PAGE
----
Many thanks to Glaucia Davino for the invitation.


 

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27 The Exorcist from When Women Write Horror with Dr. Rosanne Welch [Video] (25 seconds)

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27 The Exorcist from When Women Write Horror with Dr. Rosanne Welch [Video] (25 seconds)

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In honor of Halloween – and in service to my teaching philosophy —

“Words Matter. Writers Matter. Women Writers Matter.”

I presented this holiday lecture “When Women Write Horror” on Tuesday, October 29th, 2019. Researching the many, many women who have written horror stories – in novels, films and television – brought new names to my attention who I am excited to start reading. I hope you will be, too!

Transcript:

What’s interesting to me about The Exorcist — again, written by a guy, adapted by a guy — when we think Exorcist we think about Linda Blair and the girl who had the demon in her, but they didn’t sell the movie on that. They sold the movie on the man who saves her — the priest who comes to exorcise the demon. They sold it as a boy’s movie, but it’s a girl’s movie. Right? So I think that’s a problem.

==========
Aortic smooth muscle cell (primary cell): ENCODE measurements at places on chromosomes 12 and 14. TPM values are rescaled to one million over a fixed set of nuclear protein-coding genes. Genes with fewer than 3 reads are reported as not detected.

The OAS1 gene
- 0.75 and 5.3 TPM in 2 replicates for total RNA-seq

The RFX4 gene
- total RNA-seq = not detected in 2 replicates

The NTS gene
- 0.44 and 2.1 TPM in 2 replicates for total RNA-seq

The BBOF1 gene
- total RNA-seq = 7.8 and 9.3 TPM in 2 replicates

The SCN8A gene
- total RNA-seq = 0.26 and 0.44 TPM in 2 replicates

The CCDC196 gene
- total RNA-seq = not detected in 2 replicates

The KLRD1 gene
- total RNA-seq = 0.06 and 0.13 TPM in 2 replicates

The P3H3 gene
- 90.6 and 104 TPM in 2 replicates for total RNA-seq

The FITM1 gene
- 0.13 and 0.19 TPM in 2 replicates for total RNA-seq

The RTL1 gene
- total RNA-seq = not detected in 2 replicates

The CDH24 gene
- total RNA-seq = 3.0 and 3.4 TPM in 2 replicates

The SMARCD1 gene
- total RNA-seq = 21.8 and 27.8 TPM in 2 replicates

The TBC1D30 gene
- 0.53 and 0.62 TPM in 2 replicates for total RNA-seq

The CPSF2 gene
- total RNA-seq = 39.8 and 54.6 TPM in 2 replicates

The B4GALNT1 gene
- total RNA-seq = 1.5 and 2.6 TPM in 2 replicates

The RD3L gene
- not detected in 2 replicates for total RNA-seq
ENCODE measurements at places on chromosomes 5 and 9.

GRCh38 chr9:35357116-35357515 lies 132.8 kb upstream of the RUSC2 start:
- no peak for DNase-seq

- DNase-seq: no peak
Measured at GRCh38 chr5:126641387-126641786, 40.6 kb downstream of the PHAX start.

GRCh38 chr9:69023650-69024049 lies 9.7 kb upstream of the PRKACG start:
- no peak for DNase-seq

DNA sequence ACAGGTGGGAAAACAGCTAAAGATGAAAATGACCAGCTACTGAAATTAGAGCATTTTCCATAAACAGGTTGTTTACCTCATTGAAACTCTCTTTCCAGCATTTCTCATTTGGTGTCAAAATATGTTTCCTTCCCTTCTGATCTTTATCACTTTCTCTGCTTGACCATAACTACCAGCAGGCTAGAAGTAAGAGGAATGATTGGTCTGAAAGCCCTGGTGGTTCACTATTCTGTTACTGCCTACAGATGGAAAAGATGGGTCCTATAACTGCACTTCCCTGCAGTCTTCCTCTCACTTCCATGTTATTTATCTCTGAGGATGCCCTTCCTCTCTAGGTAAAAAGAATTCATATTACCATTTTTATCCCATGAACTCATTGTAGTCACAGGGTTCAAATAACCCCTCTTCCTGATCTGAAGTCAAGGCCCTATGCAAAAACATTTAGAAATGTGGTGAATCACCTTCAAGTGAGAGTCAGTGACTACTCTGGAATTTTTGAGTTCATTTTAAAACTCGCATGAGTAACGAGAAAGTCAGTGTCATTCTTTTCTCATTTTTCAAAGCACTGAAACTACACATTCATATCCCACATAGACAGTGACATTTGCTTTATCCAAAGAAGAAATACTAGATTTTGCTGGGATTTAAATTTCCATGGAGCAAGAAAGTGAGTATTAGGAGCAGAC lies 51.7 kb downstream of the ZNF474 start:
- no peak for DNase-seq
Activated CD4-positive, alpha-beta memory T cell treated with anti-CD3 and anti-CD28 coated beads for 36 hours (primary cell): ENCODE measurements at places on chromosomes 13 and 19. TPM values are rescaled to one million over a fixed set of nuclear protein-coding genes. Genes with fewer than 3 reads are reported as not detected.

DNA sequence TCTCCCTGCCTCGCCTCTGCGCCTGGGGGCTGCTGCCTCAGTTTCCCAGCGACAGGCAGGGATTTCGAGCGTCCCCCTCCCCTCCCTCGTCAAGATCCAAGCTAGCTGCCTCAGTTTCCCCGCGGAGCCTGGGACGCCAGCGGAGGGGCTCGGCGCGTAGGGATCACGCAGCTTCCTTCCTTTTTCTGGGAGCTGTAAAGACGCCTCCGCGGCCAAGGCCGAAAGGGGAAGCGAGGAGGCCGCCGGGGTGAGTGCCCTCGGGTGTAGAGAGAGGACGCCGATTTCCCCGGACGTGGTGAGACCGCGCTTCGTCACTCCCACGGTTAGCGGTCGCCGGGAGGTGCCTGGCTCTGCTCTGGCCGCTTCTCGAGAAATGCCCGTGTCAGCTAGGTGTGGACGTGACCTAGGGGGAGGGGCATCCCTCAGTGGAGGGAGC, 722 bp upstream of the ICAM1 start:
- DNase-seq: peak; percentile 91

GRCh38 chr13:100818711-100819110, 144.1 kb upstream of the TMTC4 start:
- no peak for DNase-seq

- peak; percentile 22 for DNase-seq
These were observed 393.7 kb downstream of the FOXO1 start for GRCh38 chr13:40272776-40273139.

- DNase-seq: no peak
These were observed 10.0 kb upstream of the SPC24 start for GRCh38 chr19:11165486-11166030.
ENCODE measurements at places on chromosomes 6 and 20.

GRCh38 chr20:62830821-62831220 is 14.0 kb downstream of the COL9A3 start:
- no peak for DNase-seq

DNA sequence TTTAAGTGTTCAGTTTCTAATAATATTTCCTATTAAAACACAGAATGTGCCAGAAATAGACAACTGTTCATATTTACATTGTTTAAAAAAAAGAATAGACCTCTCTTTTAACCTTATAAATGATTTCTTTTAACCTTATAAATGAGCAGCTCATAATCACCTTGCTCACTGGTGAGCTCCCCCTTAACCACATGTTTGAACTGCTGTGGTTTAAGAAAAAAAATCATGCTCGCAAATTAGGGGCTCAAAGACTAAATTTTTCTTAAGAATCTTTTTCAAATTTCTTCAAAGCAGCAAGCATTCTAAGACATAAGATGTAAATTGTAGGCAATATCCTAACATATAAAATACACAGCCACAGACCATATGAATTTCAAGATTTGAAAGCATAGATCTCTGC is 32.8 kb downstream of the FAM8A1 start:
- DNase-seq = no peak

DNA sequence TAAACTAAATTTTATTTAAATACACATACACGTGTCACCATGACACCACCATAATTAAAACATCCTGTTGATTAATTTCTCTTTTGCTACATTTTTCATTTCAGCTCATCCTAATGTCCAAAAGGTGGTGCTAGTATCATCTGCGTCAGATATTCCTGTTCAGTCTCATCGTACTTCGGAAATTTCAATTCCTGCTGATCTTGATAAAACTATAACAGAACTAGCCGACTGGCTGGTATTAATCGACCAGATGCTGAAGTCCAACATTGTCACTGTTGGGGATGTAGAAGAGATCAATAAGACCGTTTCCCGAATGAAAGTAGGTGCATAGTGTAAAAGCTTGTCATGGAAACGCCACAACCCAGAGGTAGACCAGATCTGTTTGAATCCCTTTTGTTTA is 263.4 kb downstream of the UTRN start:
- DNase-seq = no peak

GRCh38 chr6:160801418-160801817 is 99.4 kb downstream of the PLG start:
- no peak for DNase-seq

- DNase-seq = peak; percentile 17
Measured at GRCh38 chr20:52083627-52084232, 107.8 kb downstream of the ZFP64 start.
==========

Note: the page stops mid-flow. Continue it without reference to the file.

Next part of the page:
26 Jamie Lee Curtis from When Women Write Horror with Dr. Rosanne Welch [Video] (47 seconds)

Watch this entire presentation

26 Jamie Lee Curtis from When Women Write Horror with Dr. Rosanne Welch

Subscribe to Rosanne’s Channel and receive notice of each new video!

 

In honor of Halloween – and in service to my teaching philosophy —

“Words Matter. Writers Matter. Women Writers Matter.”

I presented this holiday lecture “When Women Write Horror” on Tuesday, October 29th, 2019. Researching the many, many women who have written horror stories – in novels, films and television – brought new names to my attention who I am excited to start reading. I hope you will be, too!

Transcript: